B. 21 Sept. 1843, at Newcastle Emlyn, Carms., son of Evan Evans (1817 - 1902) and his wife Mary (1816 - 1884) both of whom were buried in the old cemetery at Tre-wen, Cwm-cou. Evan Evans's mother (née Peregryn) was of Huguenot stock and descended from the Francis family of Dinas Ceri and Cwmsylltyn and was a relative of Enoch Francis (1688/9 - 1740); his father fought in the battle against the French at Fishguard in 1797, and the sword which he used was kept near the fireplace in the livingroom at Brynderwen, Newcastle Emlyn, and subsequently used by Evan Evans when he took part in the Rebecca Riots. Evan Evans, a foreman in the Cyfarthfa steel works, used to frequent sales in old houses and farmhouses and built up a good library.
Emlyn Evans was apprenticed as a draper's assistant at Bridgend, Glam., and began his studies with the help of the scant Welsh musical textbooks available at the time and occasional lessons from John Roberts (Ieuan Gwyllt, 1822-7). He gained numerous eisteddfodic successes for composition and became a commercial traveller, at the same time continuing to devote himself to composition, adjudicating, and criticism, under great difficulties of indifferent health and unsettling conditions of travelling. Up to his marriage, he led a migratory life — at Swansea, Cheltenham, and Newtown, Mont.; but in 1878 he m. Anne Elizabeth (Francis), widow of Mynyddog (Richard Davies, 1833 - 1877); they lived for two years at Shrewsbury, then (1880-94) at Hereford, and finally at Cemaes, Mont. His compositions include numerous songs, anthems, glees, part-songs, and hymn-tunes, of which ‘Trewen’ and ‘Eirinwg’ have become well known in Welsh circles. He wrote three extended choral works: ‘Y Tylwyth Teg,’ an operetta in which use is made of Welsh melodies, a cantata, ‘Gweddi'r Cristnogion,’ and a more ambitious work on oratorio lines, ‘Y Caethgludiad.’ He also orchestrated ‘Ystorm Tiberias’ by Edward Stephen (Tanymarian), the first Welsh oratorio.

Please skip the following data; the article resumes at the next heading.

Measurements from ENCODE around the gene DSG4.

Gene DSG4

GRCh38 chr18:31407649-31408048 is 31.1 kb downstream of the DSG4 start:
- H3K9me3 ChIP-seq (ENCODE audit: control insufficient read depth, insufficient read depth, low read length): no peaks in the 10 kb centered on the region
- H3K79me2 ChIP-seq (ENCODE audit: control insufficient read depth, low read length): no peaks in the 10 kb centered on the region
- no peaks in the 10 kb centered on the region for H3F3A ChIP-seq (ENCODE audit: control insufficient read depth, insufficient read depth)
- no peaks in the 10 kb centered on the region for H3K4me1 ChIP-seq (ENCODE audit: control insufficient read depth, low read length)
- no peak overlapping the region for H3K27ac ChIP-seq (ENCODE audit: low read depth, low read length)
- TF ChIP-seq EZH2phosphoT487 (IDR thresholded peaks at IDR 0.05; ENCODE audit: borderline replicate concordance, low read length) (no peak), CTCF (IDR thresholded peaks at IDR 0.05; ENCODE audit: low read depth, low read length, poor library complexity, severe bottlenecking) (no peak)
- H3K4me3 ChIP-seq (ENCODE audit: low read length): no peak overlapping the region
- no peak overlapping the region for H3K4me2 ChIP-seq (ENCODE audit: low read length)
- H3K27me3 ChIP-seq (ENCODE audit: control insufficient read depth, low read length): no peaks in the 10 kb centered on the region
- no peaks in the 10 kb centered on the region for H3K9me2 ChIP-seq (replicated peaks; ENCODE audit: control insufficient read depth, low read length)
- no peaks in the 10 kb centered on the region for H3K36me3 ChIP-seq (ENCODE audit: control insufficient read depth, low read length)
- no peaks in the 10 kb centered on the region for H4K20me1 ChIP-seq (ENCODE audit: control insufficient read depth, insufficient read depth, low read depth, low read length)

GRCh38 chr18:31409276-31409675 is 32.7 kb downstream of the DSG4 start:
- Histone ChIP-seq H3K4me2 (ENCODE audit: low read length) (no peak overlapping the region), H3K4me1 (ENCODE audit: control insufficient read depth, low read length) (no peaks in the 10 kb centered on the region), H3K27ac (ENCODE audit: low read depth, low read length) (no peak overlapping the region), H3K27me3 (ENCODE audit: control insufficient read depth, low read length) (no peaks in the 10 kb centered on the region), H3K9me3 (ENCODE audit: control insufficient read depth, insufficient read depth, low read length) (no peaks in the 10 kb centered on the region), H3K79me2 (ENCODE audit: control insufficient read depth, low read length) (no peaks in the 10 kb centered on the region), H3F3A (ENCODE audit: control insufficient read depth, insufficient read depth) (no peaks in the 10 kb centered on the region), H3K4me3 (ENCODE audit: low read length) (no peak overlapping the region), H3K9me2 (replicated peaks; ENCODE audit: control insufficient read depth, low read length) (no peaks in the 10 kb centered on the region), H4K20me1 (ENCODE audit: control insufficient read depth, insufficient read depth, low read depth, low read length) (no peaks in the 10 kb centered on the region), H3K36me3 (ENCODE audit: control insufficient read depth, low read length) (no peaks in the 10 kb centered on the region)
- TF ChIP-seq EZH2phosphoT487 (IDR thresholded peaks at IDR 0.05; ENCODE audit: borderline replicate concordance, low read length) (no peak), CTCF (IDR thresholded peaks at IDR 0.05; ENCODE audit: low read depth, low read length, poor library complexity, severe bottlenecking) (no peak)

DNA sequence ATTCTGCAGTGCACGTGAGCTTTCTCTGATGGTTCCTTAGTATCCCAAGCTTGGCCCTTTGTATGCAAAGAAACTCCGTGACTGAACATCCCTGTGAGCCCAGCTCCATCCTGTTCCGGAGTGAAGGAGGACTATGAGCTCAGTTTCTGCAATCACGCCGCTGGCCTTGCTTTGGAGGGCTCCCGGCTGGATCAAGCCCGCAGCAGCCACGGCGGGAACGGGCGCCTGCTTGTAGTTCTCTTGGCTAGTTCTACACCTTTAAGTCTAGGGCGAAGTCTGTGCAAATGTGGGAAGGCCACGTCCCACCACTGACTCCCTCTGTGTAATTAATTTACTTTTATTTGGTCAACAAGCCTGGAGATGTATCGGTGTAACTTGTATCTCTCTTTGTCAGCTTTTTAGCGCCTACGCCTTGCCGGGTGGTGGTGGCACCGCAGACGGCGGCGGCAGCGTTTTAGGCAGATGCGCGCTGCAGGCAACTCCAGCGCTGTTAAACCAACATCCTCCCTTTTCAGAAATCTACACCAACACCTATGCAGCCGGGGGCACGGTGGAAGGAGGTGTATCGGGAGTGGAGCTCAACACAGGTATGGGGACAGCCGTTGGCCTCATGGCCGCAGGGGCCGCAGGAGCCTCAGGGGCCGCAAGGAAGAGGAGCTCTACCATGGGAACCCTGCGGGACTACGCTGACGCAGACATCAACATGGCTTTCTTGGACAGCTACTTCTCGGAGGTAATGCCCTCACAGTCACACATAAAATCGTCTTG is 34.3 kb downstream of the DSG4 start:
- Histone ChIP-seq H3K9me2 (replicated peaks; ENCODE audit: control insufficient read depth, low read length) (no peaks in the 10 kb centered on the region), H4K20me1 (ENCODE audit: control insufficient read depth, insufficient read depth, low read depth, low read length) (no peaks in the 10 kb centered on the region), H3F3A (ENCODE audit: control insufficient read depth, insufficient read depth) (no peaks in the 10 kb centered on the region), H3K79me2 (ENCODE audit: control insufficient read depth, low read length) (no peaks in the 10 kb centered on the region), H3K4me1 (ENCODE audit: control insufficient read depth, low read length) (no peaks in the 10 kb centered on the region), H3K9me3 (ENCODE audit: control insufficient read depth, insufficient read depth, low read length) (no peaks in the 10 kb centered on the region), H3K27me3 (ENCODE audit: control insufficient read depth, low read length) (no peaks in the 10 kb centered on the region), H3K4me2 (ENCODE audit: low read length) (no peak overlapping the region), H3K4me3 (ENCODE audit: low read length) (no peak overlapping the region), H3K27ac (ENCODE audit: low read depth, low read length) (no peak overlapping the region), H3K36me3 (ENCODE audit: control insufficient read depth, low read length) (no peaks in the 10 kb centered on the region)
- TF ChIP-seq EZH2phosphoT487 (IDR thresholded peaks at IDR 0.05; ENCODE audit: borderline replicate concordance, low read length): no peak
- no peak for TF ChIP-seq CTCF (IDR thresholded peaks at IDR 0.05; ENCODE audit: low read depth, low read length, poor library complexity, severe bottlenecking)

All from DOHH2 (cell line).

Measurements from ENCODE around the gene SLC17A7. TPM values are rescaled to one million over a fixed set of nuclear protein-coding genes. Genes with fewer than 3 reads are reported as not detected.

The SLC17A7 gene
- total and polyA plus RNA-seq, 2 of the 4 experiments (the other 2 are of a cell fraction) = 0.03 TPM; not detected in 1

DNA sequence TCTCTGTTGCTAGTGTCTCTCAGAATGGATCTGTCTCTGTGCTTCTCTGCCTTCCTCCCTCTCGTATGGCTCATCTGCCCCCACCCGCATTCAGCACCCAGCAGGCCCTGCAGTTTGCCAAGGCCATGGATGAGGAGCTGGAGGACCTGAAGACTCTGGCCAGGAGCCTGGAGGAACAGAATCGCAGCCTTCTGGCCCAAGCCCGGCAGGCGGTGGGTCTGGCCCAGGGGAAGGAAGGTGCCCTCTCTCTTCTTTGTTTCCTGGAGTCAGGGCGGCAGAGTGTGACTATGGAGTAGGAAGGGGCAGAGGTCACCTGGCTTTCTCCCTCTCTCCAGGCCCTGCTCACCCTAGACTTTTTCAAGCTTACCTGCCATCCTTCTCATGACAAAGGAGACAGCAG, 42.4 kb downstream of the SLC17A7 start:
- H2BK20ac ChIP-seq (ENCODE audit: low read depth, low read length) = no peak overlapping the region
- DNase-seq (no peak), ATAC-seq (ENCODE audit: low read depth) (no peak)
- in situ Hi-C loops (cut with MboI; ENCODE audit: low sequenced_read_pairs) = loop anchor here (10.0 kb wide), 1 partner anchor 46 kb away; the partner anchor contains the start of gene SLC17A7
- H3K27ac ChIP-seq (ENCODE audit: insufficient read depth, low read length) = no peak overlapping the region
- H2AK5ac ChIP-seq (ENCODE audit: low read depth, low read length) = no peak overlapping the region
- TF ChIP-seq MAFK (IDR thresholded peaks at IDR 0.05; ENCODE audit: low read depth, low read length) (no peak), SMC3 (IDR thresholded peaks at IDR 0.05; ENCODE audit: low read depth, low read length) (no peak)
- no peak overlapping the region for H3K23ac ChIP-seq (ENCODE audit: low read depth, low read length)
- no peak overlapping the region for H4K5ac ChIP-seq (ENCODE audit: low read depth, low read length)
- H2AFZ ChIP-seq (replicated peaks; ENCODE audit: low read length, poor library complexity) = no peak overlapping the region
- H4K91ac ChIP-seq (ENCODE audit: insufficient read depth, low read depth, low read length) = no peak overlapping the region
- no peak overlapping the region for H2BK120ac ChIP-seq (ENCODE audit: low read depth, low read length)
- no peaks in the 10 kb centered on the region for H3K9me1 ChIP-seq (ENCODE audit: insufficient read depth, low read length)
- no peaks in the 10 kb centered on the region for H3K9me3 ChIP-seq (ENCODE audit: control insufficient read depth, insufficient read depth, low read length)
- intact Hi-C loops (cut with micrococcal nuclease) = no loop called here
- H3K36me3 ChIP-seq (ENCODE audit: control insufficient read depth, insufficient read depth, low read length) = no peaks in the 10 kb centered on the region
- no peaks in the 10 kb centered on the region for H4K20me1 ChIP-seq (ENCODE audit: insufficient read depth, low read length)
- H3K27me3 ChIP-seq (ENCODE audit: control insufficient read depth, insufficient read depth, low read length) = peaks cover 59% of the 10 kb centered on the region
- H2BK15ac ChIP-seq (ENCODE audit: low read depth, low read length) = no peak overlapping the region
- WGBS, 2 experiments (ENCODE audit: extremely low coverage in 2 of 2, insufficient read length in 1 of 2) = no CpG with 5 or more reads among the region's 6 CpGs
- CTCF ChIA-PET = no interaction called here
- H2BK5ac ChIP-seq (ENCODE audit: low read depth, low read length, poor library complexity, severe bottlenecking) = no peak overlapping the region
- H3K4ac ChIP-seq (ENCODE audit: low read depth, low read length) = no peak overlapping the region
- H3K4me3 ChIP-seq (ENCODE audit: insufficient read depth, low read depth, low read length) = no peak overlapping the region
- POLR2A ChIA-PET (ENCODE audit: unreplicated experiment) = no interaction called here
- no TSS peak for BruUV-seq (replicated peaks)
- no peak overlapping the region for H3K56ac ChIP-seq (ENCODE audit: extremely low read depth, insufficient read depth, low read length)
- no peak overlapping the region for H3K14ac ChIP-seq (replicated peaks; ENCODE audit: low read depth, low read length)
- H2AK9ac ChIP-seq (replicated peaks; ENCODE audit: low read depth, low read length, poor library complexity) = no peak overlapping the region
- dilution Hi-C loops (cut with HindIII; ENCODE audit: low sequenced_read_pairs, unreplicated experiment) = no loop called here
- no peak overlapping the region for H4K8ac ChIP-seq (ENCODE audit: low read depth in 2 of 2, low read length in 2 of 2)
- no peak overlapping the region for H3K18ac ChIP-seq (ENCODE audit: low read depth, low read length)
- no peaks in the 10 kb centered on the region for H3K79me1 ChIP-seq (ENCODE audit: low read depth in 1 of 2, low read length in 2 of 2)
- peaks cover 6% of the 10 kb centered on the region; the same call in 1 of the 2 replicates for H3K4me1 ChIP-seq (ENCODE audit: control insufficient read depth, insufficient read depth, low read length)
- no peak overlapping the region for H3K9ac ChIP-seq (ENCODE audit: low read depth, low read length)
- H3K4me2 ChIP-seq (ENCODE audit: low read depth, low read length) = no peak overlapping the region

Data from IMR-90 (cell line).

As an editor, critic, and adjudicator, Emlyn Evans made a distinctive contribution to the art of music in Wales. He took part in the editorship of Y Gerddorfa, 1872, Y Cerddor, 1880-1913, and several hymnals, including the Welsh Congregational Caniedydd Cynulleidfaol, 1895, Y Salmydd, and Llyfr Tonau y Wesleyaid. He also edited and harmonized upwards of 500 traditional airs collected by Nicholas Bennett, afterwards publishing them as Alawon fy Ngwlad, and brought through press the biography of Welsh musicians, Bywgraffiad Cerddorion Cymreig, by Moses O. Jones. His articles in the press (Musical Times, South Wales Weekly News, etc.) greatly influenced Welsh music. He expressed his views fearlessly against the prevailing over-indulgence in glee-writing merely for purposes of eisteddfodic gain, and against the lack of discrimination and taste in hymn-singing in Wales. He published a successful Welsh textbook on harmony, Llawlyfr ar Gynghanedd. He d. 19 April 1913 at Newcastle Emlyn and was buried 24 April at Llandyfrïog, Cards.
Published date: 1959
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